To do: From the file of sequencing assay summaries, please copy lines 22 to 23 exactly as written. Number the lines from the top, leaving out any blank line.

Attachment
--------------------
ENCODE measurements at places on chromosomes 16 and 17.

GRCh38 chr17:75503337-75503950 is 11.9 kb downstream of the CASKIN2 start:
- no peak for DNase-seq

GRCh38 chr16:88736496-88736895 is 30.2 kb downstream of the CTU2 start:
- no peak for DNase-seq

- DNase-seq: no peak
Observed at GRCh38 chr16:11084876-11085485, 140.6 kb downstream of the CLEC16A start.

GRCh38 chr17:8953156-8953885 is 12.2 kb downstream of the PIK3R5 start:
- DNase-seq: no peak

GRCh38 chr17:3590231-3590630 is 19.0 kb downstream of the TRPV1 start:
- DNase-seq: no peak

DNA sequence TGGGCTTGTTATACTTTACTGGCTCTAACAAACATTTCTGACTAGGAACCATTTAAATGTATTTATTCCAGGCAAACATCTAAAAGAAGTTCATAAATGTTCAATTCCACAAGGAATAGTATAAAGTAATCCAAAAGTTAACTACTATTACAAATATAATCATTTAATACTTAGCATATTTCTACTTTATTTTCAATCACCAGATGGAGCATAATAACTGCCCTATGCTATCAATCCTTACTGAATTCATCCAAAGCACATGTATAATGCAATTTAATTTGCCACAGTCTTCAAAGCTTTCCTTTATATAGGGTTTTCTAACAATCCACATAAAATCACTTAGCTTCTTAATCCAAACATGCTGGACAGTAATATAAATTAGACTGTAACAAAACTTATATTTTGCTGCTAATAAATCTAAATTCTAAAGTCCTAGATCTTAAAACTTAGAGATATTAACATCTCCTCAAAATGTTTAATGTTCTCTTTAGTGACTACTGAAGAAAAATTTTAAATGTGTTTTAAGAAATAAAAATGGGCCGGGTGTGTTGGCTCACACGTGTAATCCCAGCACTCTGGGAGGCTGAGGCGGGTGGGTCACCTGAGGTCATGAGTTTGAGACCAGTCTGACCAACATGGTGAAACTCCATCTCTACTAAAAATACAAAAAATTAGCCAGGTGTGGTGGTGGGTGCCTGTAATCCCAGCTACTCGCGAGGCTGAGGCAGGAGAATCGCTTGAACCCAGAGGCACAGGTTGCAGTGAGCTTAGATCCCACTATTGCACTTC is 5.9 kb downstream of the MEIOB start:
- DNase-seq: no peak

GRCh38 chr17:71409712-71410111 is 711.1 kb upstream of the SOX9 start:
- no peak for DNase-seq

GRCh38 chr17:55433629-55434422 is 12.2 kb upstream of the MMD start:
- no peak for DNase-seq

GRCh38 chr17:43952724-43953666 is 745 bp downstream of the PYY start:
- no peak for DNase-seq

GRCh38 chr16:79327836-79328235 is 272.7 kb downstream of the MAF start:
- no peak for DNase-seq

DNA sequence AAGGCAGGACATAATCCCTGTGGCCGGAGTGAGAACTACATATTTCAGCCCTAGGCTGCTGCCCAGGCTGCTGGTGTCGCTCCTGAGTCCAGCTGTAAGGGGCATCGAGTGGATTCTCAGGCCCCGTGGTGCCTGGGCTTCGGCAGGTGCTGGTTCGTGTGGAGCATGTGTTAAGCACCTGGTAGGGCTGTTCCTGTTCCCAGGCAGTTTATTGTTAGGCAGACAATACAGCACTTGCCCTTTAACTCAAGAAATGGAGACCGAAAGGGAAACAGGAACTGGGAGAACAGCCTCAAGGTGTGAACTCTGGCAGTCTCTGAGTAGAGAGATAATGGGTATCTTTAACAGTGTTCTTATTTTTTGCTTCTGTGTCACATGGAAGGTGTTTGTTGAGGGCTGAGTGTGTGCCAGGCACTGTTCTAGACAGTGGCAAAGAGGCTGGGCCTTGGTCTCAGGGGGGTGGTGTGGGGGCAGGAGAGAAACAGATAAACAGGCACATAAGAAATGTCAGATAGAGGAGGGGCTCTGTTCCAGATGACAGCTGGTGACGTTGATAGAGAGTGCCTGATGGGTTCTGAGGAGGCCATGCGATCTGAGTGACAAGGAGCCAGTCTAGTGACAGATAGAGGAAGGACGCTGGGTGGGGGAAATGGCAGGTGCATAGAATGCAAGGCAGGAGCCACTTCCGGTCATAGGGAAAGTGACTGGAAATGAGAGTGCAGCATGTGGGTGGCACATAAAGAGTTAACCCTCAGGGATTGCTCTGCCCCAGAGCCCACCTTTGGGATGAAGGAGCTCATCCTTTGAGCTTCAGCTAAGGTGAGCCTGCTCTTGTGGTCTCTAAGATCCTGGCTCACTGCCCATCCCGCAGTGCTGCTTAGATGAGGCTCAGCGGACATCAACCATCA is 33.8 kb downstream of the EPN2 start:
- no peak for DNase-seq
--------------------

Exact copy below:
DNA sequence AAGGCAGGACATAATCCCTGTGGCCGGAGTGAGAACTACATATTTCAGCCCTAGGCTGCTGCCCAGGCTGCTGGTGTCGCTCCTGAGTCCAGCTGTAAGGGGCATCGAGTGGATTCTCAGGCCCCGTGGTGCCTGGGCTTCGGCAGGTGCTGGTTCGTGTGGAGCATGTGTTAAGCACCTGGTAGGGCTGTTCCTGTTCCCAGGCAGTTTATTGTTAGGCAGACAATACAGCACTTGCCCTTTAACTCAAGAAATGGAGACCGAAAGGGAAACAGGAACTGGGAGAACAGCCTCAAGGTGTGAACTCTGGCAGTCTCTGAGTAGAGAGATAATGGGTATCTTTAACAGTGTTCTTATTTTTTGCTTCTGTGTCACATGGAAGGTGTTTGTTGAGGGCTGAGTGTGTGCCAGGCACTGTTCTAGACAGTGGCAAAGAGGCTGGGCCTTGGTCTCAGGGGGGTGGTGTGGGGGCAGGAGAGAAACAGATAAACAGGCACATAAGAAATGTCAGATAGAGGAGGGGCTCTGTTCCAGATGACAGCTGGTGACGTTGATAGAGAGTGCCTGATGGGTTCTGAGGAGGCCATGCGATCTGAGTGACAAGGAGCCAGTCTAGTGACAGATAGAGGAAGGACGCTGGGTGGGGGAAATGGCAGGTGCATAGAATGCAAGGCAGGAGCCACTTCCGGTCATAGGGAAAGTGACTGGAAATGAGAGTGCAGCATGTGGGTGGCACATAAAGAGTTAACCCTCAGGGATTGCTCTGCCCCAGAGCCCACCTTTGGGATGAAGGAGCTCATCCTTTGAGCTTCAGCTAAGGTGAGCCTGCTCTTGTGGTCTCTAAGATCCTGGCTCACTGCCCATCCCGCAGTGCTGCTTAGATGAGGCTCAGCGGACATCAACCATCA is 33.8 kb downstream of the EPN2 start:
- no peak for DNase-seq